Source 1

Pages from a letter from Hadlow in Kent to the Home Office about a suspicious fire, 1830. Catalogue ref: HO 52/8 folios 87& 88


An incendiary was a person who deliberately sets fire to property or a person who stirs up political quarrels.


My Lord,


I regret much, that, after the report which was directed to be sent to your Lordship from the bench [magistrate or judge in a law court] at Tonbridge on Wednesday last stating that this part of the country was perfectly quiet, I am obliged to inform you that about 3 o’clock this morning a fire (supposed to have been the work of an incendiary) was discovered in a barn at North Firth in this parish, on the property of Mr. Idle and in the occupation of Mr. George Barton, which together with a coach house and lodge, was entirely consumed. The loss to Mr. Barton in corn &c is computed [valued] at about £300. He is however insured to a larger amount. I have been on the spot and I cannot discover the least suspicion attaching to any individual.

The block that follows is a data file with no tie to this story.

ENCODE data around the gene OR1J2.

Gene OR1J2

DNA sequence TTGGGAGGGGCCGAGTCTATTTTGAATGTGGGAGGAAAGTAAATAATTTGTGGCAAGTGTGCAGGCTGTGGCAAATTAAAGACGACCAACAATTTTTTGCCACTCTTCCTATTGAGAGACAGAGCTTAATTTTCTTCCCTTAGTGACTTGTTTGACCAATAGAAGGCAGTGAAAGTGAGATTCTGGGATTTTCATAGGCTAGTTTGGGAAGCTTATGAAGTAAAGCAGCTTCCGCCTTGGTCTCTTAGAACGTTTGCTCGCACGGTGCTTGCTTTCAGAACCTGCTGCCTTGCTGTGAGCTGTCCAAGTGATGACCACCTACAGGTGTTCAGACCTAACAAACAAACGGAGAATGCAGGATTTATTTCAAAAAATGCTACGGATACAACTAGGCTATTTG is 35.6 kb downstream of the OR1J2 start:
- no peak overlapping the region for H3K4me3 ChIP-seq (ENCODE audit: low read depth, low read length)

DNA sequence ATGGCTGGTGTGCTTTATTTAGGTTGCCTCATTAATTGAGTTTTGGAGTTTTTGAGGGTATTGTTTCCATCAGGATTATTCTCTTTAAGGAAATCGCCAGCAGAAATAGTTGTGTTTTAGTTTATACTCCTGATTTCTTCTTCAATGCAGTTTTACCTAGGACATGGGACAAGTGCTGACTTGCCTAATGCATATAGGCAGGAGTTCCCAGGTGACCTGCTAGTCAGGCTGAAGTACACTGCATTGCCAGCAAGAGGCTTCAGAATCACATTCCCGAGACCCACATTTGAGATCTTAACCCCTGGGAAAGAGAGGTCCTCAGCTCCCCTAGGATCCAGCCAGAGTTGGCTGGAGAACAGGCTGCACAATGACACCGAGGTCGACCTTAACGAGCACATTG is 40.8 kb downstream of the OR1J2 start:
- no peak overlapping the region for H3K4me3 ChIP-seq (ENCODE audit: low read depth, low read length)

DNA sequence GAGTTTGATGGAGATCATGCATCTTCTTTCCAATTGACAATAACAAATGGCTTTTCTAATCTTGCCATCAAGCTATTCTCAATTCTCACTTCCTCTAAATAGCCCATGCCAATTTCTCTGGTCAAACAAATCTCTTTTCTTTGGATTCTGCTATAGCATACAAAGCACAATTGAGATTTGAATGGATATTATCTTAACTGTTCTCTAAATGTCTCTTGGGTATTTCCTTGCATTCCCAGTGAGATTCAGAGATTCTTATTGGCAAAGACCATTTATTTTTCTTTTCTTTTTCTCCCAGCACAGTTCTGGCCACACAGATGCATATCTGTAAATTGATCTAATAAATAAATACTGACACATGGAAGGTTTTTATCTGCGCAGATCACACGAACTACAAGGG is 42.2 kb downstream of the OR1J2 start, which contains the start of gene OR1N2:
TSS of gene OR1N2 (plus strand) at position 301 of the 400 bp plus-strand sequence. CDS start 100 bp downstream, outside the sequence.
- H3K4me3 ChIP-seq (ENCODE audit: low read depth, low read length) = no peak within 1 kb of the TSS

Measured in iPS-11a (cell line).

I am happy to inform your Lordship that Mr. Barton speaks in very high terms of the assistance afforded by the labouring chaps on the occasion, by whose active exertions, in some instances at great personal risk, the fire was prevented becoming much more destructive.



« Return to What caused the ‘Swing Riots’ in the 1830s?
  • What was reported in this letter to the Home Office?
  • Why do you think some agricultural labourers decided to set farms on fire?
  • How did local labourers react to the fire?
  • Why do you think this letter is a Home Office record?